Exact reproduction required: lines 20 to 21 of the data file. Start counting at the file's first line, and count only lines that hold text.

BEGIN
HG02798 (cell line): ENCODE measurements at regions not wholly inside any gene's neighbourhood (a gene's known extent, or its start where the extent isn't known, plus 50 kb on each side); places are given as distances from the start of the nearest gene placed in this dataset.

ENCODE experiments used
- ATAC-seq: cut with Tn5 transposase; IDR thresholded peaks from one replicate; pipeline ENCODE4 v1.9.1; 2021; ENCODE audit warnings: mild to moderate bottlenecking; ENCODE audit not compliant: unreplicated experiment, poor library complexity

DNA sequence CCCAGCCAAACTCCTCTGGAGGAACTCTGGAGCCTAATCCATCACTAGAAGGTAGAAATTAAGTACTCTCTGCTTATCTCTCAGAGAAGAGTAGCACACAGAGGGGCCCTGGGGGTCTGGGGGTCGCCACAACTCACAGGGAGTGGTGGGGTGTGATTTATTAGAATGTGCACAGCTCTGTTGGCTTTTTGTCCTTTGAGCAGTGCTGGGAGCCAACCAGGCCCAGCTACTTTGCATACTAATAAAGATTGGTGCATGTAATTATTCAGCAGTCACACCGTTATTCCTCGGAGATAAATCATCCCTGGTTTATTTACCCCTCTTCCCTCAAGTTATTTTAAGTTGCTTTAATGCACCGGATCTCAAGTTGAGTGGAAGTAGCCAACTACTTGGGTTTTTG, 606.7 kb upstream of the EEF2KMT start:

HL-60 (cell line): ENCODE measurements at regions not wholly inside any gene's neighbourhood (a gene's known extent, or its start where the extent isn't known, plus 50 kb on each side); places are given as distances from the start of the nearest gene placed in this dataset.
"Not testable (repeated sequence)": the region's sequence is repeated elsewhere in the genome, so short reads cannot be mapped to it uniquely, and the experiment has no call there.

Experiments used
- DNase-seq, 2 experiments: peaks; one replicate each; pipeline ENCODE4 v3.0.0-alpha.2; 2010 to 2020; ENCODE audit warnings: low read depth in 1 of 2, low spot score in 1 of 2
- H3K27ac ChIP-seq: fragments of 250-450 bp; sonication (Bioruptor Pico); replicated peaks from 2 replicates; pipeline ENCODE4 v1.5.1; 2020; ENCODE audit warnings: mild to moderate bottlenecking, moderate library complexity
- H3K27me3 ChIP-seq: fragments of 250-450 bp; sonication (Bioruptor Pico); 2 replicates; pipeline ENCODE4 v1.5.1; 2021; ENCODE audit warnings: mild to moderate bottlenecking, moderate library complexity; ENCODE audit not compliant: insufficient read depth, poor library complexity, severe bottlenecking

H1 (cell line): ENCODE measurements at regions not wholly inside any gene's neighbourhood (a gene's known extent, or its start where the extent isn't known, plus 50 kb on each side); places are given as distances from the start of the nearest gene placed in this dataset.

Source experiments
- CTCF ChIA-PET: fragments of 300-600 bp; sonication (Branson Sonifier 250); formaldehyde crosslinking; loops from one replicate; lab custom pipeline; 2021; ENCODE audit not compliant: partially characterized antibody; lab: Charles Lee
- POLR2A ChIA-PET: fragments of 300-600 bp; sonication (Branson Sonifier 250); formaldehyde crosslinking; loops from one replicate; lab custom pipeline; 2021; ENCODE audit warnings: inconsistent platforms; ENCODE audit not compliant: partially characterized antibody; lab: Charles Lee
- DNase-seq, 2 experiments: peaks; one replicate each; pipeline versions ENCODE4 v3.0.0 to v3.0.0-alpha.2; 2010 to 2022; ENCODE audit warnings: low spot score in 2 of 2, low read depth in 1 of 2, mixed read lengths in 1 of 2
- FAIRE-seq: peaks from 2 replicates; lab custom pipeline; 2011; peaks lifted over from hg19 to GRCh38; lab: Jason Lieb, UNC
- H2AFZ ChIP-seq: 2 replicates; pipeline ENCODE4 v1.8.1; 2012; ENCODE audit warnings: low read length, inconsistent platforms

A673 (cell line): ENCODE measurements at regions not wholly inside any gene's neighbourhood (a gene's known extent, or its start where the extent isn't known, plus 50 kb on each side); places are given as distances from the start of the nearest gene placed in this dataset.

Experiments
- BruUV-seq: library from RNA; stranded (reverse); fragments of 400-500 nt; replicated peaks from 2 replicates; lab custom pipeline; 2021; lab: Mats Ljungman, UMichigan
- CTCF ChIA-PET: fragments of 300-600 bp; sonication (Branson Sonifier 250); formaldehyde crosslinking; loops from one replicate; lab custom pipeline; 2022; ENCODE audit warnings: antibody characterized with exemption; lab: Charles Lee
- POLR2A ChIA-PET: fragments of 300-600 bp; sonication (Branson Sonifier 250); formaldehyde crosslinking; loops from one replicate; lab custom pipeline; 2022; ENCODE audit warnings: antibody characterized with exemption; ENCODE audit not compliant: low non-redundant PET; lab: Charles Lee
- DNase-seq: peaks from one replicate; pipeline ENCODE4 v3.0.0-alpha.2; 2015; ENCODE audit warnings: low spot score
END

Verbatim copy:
- BruUV-seq: library from RNA; stranded (reverse); fragments of 400-500 nt; replicated peaks from 2 replicates; lab custom pipeline; 2021; lab: Mats Ljungman, UMichigan
- CTCF ChIA-PET: fragments of 300-600 bp; sonication (Branson Sonifier 250); formaldehyde crosslinking; loops from one replicate; lab custom pipeline; 2022; ENCODE audit warnings: antibody characterized with exemption; lab: Charles Lee